Vale sees spinoff hope in tapping waste for building materials

Construction work outside Museu Historico Nacional – downtown Rio de Janeiro. Credit: Wikimedia Commons

One of the world’s biggest mining companies is getting into the construction business.

Vale SA is starting to extract sand from material left over from iron ore processing to supply civil construction projects in Brazil. At the same time, the Rio de Janeiro-based mining giant is developing a type of low-emission geopolymer cement that will use the mining-waste sand, said Rogerio Nogueira, head of ferrous marketing.

Vale’s so-called sustainable sand and green cement initiatives are part of the mining industry’s push to clean up its own operations and supply chains as the world battles to reduce greenhouse gas emissions. The plan is to spin off successful initiatives in a type of corporate venture capital, Nogueira said in an interview.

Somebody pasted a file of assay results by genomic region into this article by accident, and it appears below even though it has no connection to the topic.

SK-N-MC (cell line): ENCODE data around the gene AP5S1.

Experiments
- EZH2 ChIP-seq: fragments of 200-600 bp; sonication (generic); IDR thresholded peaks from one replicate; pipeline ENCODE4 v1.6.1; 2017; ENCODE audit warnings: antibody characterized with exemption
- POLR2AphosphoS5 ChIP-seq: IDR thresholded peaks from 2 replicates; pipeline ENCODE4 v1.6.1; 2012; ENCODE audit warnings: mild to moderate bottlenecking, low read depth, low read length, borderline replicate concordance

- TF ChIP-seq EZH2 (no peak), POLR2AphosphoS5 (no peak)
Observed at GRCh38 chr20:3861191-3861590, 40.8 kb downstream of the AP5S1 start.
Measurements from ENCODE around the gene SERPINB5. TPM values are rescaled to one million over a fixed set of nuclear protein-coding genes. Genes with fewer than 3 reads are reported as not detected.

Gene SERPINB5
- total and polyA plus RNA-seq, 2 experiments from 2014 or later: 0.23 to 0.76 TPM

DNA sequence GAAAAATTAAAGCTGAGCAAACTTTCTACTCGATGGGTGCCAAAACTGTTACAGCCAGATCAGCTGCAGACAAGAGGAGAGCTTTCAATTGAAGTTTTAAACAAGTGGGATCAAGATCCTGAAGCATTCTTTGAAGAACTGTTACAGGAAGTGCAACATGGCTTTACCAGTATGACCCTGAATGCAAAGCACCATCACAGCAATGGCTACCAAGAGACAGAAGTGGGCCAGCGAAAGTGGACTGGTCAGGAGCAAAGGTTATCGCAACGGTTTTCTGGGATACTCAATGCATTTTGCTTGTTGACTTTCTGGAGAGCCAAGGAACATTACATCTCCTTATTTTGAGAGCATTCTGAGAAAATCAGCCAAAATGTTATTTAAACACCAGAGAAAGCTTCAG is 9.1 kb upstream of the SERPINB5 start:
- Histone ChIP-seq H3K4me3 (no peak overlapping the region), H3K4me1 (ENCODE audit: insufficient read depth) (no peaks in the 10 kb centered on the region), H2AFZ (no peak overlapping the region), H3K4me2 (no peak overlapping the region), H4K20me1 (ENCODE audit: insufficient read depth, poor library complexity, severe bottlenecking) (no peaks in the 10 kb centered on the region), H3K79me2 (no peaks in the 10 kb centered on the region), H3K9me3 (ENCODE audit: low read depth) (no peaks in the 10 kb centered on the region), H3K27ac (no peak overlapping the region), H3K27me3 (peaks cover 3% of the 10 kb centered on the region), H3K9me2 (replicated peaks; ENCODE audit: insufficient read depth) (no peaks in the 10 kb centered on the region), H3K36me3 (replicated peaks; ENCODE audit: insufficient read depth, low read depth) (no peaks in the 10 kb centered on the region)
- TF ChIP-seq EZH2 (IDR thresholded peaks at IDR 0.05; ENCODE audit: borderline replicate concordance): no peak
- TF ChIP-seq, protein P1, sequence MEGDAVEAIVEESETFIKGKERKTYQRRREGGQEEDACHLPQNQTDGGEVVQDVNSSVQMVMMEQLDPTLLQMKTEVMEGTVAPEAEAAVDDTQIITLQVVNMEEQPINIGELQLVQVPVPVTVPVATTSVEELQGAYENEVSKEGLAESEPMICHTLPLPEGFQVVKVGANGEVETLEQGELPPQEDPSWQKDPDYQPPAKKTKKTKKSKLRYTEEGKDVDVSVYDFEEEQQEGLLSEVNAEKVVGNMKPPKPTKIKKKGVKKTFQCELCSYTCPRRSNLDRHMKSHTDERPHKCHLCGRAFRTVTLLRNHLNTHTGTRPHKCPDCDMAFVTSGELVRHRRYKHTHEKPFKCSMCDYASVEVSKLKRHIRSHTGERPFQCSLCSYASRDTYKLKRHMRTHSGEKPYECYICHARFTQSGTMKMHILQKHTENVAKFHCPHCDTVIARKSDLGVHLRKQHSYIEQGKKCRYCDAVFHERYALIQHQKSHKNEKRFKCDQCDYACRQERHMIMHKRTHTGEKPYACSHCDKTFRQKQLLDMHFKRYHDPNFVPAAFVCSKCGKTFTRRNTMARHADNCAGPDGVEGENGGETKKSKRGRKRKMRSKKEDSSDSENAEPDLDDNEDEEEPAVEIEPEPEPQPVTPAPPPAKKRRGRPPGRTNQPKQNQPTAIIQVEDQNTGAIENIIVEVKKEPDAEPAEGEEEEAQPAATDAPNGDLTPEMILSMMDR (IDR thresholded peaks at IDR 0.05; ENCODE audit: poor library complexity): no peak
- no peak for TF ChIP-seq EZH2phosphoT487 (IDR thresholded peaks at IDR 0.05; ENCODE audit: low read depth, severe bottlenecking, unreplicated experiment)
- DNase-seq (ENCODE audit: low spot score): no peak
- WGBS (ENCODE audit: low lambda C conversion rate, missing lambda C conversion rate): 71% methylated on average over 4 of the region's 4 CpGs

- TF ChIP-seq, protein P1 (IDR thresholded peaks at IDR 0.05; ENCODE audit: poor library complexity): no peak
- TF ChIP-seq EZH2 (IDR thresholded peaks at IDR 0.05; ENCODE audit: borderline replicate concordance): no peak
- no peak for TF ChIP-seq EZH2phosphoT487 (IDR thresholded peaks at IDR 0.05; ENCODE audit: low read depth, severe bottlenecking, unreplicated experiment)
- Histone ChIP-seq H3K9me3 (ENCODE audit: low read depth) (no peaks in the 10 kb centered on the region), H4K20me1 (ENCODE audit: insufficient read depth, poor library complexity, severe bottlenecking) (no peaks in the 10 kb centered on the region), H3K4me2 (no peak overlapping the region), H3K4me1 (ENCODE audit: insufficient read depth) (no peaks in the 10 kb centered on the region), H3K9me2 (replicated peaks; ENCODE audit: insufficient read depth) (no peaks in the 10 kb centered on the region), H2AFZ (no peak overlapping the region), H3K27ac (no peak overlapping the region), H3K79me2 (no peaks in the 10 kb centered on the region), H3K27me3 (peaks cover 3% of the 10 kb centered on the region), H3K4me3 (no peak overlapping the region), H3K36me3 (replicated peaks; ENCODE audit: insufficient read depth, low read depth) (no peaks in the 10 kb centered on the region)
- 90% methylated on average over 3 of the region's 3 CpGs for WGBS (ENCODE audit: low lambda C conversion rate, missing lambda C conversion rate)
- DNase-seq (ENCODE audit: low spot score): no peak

The cement project is still in development while the sand operation has begun with a modest 250,000 metric tons before ramping up to at least 1 million tons next year. Vale could potentially produce 50 million tons, which is about what is contained in its iron ore tailings. That compares with Brazil’s more than 300 million ton sand market and the global industry of about 40 billion tons, most of which comes from illegal dredging.

“Sand is a critical commodity to the world and one that has a lot of impact on the environment because of river dredging,” Nogueira said.

Beyond cement and road pavement, Vale is looking at other uses for the sand such as ceramics. Universities in Australia and Switzerland are studying possible applications of sand made from mineral ores, using Vale’s as a case study.

(By James Attwood, with assistance from Mariana Durao)

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